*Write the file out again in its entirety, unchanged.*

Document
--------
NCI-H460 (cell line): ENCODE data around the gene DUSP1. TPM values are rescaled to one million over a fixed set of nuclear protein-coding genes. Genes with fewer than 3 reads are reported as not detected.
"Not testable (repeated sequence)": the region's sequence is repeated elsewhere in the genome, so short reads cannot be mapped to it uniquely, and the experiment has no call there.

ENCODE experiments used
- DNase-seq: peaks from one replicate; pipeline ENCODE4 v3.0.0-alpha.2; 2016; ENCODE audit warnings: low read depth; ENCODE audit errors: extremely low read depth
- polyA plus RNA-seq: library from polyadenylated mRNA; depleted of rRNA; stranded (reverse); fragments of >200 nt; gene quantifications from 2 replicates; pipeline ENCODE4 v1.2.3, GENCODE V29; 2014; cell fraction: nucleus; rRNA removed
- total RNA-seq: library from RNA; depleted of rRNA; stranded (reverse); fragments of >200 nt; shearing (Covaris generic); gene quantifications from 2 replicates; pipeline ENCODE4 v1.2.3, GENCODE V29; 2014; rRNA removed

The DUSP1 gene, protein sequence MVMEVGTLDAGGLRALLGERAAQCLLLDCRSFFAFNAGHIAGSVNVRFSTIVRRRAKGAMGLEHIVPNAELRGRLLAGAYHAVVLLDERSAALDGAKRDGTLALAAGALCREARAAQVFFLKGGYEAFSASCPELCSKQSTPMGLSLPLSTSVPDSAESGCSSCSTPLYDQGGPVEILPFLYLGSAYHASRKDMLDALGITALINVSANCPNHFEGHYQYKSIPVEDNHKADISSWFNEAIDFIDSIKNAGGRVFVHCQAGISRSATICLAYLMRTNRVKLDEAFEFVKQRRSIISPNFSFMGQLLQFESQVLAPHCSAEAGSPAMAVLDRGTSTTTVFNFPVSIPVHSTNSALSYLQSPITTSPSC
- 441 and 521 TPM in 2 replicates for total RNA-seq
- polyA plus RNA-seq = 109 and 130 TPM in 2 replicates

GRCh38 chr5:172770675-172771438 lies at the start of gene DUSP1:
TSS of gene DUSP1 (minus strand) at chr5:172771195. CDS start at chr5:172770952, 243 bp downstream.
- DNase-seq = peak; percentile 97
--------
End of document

NCI-H460 (cell line): ENCODE data around the gene DUSP1. TPM values are rescaled to one million over a fixed set of nuclear protein-coding genes. Genes with fewer than 3 reads are reported as not detected.
"Not testable (repeated sequence)": the region's sequence is repeated elsewhere in the genome, so short reads cannot be mapped to it uniquely, and the experiment has no call there.

ENCODE experiments used
- DNase-seq: peaks from one replicate; pipeline ENCODE4 v3.0.0-alpha.2; 2016; ENCODE audit warnings: low read depth; ENCODE audit errors: extremely low read depth
- polyA plus RNA-seq: library from polyadenylated mRNA; depleted of rRNA; stranded (reverse); fragments of >200 nt; gene quantifications from 2 replicates; pipeline ENCODE4 v1.2.3, GENCODE V29; 2014; cell fraction: nucleus; rRNA removed
- total RNA-seq: library from RNA; depleted of rRNA; stranded (reverse); fragments of >200 nt; shearing (Covaris generic); gene quantifications from 2 replicates; pipeline ENCODE4 v1.2.3, GENCODE V29; 2014; rRNA removed

The DUSP1 gene, protein sequence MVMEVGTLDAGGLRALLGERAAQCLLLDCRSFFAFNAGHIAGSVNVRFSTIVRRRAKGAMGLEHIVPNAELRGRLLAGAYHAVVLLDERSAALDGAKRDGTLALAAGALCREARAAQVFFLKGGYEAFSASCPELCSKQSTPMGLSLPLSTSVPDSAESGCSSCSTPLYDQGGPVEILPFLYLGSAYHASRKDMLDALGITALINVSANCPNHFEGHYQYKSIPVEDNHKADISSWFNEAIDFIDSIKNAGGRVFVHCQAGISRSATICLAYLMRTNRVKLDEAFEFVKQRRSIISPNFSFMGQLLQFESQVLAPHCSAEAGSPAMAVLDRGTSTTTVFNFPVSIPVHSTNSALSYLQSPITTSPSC
- 441 and 521 TPM in 2 replicates for total RNA-seq
- polyA plus RNA-seq = 109 and 130 TPM in 2 replicates

GRCh38 chr5:172770675-172771438 lies at the start of gene DUSP1:
TSS of gene DUSP1 (minus strand) at chr5:172771195. CDS start at chr5:172770952, 243 bp downstream.
- DNase-seq = peak; percentile 97